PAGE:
Inspiration does not kill creativity. Inspiration fuels and ignites creativity.
I agree totally flemming
Cheers Christian. Mate, you're part of the fuel.
Yep, thumbs up from me, need that inspiration to get going.
Thanks André. I suppose some people can create with no external fuel so to speak but still, every piece of art made must be inspired by something.
Great post Flemming, thought provoking indeed! The websites you mentioned are quite interesting, go for it!
Thanks Tim, thanks for the support, I intend to!
I suppose if you pressed me into a corner demanding an answer, I'd say that inspiration is irrelevant. The Zen master might say that there is only doing and not doing, which does not include inspiration at all.
For me there is a creative process. As an architect, I routinely distill chaos into order and there are processes for that that can be described and talked about. If I had to wait for inspiration to arrive, I wouldn't get anything done and would spin in circles. I did that a fair amount od spinning in circles when I first started architecture school.
But… I do my very best artistic photographic work when my mind is completely blank and my sense of self has disappeared from my awareness. When my mind is cluttered with emotions and anxieties, then possibilies shrink to a pin-point. If I can get to "nothing", then powerful possibilities expand dramatically. So when I get to "nothing", then I get back "pure possibility" when the places reveal their secrets to the receptive (listening) mind that is not trying to impose anying on it. The lesson is perhaps being in a mind-frame to be able to see those quiet whispers of a place's secrets. Inspiration in the sense of being inspired by other artists or artwork has disappeared too in that mind set. But, paradoxially perhaps, the place when it finally reveals some of it's secrets is the inspiration to get to that state of mind. ;~]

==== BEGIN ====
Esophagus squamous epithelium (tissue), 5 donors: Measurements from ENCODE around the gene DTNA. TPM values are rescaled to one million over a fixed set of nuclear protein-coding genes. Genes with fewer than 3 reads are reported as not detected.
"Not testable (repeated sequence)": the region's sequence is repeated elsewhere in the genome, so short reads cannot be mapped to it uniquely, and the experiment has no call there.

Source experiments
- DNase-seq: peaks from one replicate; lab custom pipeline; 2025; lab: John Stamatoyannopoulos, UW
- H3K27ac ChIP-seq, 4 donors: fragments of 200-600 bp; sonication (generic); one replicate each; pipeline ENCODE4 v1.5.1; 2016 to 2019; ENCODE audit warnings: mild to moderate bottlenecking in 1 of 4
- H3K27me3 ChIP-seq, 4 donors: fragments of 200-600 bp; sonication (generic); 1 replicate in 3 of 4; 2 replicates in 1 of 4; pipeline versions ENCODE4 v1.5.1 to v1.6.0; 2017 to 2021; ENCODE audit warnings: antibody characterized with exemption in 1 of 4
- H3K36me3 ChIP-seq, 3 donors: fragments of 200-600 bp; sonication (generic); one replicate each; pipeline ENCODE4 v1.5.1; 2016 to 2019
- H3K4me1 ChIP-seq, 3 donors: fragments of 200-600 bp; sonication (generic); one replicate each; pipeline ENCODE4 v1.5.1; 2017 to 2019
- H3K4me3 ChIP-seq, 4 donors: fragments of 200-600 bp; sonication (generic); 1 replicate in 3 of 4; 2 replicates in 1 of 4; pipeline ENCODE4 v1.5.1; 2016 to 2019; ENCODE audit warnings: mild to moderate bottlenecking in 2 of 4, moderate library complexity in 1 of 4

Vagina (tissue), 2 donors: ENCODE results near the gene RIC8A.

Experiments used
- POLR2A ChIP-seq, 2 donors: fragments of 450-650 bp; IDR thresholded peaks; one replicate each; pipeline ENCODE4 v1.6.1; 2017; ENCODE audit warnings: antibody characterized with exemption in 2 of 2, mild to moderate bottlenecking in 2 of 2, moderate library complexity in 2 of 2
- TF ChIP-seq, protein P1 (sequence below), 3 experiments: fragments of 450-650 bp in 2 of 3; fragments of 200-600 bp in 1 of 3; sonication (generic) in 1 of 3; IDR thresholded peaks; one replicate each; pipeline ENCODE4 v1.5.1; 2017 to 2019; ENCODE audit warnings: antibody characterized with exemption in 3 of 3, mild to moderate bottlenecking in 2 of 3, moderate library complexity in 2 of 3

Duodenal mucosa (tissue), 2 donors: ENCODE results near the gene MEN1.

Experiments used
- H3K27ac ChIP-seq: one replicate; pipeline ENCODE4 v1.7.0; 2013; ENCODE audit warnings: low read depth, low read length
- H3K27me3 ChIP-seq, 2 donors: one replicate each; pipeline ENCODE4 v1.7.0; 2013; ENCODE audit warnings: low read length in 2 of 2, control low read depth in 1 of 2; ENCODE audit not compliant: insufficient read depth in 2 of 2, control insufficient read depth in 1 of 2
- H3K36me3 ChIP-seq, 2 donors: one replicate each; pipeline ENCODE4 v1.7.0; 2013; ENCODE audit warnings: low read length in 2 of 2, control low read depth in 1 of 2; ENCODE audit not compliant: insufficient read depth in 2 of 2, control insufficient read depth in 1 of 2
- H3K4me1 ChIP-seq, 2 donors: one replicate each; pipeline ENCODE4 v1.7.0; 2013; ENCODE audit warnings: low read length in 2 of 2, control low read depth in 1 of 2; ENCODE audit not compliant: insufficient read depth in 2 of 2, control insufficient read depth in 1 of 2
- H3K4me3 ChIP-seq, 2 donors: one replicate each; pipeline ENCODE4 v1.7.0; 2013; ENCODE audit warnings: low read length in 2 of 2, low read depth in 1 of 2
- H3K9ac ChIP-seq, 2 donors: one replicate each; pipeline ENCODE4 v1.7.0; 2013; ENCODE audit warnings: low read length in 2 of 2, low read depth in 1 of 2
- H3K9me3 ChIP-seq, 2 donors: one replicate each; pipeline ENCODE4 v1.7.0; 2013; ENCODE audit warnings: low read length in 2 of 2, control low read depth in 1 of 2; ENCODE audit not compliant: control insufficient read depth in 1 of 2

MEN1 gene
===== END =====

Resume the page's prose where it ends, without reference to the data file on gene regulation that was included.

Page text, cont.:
Hope that makes sense.
Yodaisms, do or donut, big fan of that myself 🙂 Thanks for your input Zane, always great.
I see what you mean about architecture and the processes. Some writer also once said "I can only write when inspiration strikes. Fortunately it strikes every morning at 9am".
Your take on artistic photography makes perfect sense to me, I feel the same. When I am actually at location and shooting I try to only focus on what I see, feel and hear, I do not have a tonnes of images flicking through my mind for inspiration to what I will shoot. I will only shoot exactly what I see and what triggers my eye. But to get to that point, I need some inputs that are then stored in my subconscience, they provide fuel.